Chevron has long dominated oil production in Lost Hills, a massive fossil fuel reserve in Central California that was accidentally discovered by water drillers more than a century ago. The company routinely pumps hundreds of thousands of gallons of water mixed with a special concoction of chemicals into the ground at high pressure to shake up shale deposits and release oil and gas. The process — called hydraulic fracturing, or fracking — produces thousands of barrels of oil every day. But it also leaves the company saddled with millions of gallons of wastewater laced with toxic chemicals, salts, and heavy metals.
Between the late 1950s and 2008, Chevron disposed much of the slurry produced in Lost Hills in eight cavernous impoundments at its Section 29 facility. Euphemistically called “ponds,” the impoundments have a combined surface area of 26 acres and do not have synthetic liners to prevent leaking. That meant that over time, salts and chemicals in the wastewater could leak into the ground and nearby water sources like the California Aqueduct, a network of canals that delivers water to farms in the Central Valley and cities like Los Angeles.
And that’s exactly what happened, according to new research published in the academic journal Environmental Science & Technology this month. Carcinogenic chemicals like benzene and toluene as well as other hydrocarbons have been detected within a half a kilometer of the facility. About 1.7 kilometers northwest of the facility, chloride and salt levels are more than six times and four times greater than background levels, respectively. The research leaves little doubt: The contaminants are migrating toward the aqueduct.
“Clearly, there’s impact to groundwater resources there,” said Dominic DiGiulio, lead author of the paper and a researcher at the nonprofit Physicians, Scientists, and Engineers for Healthy Energy. “At the section 29 facility, you have to go 1.8 kilometers away from the facility to find background water quality. That’s pretty far.”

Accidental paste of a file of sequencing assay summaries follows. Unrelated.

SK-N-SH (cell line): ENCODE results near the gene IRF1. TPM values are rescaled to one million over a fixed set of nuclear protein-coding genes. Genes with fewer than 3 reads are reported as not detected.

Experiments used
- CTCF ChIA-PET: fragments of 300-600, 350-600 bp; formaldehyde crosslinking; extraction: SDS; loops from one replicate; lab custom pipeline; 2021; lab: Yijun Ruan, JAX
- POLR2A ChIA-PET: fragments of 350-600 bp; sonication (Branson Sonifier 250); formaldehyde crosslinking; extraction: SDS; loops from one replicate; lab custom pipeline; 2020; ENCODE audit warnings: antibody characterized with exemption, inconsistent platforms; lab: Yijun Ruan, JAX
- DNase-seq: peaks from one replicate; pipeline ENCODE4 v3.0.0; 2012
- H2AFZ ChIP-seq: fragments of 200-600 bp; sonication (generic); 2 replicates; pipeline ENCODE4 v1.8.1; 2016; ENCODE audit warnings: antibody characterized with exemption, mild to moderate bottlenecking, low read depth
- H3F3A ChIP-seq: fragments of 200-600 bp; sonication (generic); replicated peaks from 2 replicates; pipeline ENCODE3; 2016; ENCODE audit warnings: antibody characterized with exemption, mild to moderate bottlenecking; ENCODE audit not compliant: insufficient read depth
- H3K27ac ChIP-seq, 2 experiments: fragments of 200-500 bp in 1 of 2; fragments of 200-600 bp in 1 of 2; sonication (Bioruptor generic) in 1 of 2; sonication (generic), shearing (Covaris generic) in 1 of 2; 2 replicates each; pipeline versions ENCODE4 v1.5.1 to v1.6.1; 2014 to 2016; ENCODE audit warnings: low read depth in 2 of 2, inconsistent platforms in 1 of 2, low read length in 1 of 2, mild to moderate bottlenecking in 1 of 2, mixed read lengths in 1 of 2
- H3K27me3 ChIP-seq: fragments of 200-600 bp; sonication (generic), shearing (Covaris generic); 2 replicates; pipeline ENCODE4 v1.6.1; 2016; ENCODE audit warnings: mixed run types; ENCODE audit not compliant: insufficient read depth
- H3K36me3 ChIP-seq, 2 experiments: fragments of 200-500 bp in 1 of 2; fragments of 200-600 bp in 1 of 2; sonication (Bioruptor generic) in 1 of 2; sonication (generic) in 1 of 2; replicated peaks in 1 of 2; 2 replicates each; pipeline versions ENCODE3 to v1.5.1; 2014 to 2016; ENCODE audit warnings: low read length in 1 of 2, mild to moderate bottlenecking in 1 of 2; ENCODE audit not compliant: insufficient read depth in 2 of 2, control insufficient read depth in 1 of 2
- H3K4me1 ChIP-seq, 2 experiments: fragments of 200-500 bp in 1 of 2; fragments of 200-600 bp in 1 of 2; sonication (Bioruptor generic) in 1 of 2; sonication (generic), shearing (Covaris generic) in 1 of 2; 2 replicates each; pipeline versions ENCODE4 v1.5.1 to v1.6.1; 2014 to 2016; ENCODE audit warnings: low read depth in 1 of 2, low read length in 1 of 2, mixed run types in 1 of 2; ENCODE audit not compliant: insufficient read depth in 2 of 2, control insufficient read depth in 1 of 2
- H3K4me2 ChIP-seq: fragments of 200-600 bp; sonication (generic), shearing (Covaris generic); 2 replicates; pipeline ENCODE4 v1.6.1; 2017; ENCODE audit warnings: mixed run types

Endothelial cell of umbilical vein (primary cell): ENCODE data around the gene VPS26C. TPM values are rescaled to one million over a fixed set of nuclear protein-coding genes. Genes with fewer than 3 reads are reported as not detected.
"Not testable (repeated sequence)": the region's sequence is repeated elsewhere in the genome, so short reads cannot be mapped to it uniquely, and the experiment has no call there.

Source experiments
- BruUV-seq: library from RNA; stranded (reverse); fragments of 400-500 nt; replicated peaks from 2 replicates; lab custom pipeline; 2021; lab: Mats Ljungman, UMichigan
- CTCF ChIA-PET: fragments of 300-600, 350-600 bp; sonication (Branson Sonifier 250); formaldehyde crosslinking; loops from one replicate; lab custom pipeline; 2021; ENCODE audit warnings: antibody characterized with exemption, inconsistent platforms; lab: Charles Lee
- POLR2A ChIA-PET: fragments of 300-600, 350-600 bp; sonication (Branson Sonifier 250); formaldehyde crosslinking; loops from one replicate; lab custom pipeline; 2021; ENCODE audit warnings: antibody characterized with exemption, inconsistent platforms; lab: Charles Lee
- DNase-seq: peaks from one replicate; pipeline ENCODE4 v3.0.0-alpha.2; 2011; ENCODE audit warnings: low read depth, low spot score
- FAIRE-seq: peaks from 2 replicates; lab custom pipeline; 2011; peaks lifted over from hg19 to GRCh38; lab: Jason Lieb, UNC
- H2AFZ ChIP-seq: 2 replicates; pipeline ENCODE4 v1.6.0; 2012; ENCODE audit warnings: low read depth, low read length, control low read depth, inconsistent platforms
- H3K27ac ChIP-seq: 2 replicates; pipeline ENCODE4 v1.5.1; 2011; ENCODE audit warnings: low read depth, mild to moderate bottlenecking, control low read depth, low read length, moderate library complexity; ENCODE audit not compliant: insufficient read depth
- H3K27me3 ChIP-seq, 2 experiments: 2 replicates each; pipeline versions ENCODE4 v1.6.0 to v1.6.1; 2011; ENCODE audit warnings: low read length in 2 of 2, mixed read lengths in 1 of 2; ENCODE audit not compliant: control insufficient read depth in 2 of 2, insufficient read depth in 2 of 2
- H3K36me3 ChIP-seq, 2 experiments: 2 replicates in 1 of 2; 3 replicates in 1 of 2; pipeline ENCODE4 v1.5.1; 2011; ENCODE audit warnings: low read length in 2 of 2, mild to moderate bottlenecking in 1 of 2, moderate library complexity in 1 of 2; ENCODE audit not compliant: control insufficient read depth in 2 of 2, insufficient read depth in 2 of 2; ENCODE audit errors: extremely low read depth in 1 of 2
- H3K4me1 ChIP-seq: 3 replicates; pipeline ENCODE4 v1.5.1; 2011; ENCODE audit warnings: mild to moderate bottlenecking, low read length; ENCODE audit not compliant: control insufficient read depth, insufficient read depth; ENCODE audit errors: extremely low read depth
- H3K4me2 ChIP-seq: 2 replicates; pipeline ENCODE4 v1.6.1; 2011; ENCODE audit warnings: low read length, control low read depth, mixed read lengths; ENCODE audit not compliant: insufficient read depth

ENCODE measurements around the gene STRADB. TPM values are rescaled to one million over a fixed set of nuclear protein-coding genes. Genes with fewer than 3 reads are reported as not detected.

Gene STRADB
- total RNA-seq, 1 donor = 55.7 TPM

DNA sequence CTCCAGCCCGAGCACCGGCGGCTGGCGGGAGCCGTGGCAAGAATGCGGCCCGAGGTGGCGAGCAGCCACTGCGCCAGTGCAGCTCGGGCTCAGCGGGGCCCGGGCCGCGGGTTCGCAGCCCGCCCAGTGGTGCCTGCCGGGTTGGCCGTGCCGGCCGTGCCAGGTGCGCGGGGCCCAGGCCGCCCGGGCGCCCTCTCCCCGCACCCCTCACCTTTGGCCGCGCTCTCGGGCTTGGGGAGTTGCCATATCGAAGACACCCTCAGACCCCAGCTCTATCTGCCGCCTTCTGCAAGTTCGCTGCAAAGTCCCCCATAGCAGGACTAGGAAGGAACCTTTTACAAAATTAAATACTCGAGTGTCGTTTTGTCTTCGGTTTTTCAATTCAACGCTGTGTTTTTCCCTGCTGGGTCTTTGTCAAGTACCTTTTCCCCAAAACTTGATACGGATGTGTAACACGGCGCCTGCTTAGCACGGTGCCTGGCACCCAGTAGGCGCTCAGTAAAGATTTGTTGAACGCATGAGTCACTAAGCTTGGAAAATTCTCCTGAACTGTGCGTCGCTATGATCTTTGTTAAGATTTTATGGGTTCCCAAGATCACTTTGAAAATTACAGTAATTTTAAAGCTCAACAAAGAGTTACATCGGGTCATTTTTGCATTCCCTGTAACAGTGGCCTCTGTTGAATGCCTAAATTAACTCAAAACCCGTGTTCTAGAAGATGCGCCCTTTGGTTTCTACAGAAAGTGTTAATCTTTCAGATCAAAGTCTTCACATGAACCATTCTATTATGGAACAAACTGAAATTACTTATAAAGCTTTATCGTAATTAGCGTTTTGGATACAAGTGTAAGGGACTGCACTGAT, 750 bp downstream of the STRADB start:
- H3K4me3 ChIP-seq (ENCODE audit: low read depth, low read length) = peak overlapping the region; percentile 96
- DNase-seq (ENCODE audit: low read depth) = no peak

The facility shuttered in 2008, and it no longer accepts wastewater. Chevron has continued to monitor the contaminant plume and submits yearly water quality reports to the Central Valley Regional Water Quality Control Board, a local groundwater quality regulator. In a 2019 report, the company claimed it would cost more $800,000 to monitor the plume and report to the regulator for the next 30 years.
Jonathan Harshman, a spokesperson for Chevron, said the company was reviewing the study and that it “has complied and will continue to comply with” the Central Valley Water Board’s requirements for maintaining and monitoring leaks at the Section 29 facility.
The Section 29 facility isn’t an isolated case. Between 1977 and 2017, over 16 billion barrels of oilfield wastewater was disposed in unlined ponds in California. The vast majority of these are located outside of Bakersfield in the state’s Central Valley: According to DiGiulio’s research, there are at least 1,850 wastewater ponds in the San Joaquin Valley’s Tulare Basin. Of those, 85 percent are unlined and about one-fourth are active, like the Section 29 facility. However, despite not being operational, many of them may be leaking into the ground. Wells that monitor groundwater quality are few and far between, so it’s difficult to know the exact scope of the pollution. But DiGiulio warns that the ponds constitute “a potential wide-scale legacy groundwater contamination issue.”